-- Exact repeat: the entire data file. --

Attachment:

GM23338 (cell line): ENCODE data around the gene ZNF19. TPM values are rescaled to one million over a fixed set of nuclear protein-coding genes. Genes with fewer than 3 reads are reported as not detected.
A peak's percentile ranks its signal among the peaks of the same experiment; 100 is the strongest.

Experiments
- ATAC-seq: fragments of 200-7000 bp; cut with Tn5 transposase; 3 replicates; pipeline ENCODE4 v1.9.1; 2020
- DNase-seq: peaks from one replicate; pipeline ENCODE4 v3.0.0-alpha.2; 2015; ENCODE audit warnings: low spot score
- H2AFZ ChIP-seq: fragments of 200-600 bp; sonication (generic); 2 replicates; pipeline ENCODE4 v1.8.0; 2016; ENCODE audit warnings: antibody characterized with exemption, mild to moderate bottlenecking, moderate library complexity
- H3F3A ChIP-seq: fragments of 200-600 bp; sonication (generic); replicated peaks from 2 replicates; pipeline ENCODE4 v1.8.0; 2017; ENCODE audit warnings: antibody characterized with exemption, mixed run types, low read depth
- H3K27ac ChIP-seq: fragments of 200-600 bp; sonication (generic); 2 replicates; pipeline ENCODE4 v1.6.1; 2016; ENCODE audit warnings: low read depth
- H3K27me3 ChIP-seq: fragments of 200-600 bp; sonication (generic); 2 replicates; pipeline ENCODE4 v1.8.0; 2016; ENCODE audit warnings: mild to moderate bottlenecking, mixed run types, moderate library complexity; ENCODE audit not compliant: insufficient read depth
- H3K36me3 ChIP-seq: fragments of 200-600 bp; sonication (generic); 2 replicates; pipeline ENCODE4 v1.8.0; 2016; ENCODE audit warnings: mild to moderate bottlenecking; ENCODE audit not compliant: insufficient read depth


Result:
GM23338 (cell line): ENCODE data around the gene ZNF19. TPM values are rescaled to one million over a fixed set of nuclear protein-coding genes. Genes with fewer than 3 reads are reported as not detected.
A peak's percentile ranks its signal among the peaks of the same experiment; 100 is the strongest.

Experiments
- ATAC-seq: fragments of 200-7000 bp; cut with Tn5 transposase; 3 replicates; pipeline ENCODE4 v1.9.1; 2020
- DNase-seq: peaks from one replicate; pipeline ENCODE4 v3.0.0-alpha.2; 2015; ENCODE audit warnings: low spot score
- H2AFZ ChIP-seq: fragments of 200-600 bp; sonication (generic); 2 replicates; pipeline ENCODE4 v1.8.0; 2016; ENCODE audit warnings: antibody characterized with exemption, mild to moderate bottlenecking, moderate library complexity
- H3F3A ChIP-seq: fragments of 200-600 bp; sonication (generic); replicated peaks from 2 replicates; pipeline ENCODE4 v1.8.0; 2017; ENCODE audit warnings: antibody characterized with exemption, mixed run types, low read depth
- H3K27ac ChIP-seq: fragments of 200-600 bp; sonication (generic); 2 replicates; pipeline ENCODE4 v1.6.1; 2016; ENCODE audit warnings: low read depth
- H3K27me3 ChIP-seq: fragments of 200-600 bp; sonication (generic); 2 replicates; pipeline ENCODE4 v1.8.0; 2016; ENCODE audit warnings: mild to moderate bottlenecking, mixed run types, moderate library complexity; ENCODE audit not compliant: insufficient read depth
- H3K36me3 ChIP-seq: fragments of 200-600 bp; sonication (generic); 2 replicates; pipeline ENCODE4 v1.8.0; 2016; ENCODE audit warnings: mild to moderate bottlenecking; ENCODE audit not compliant: insufficient read depth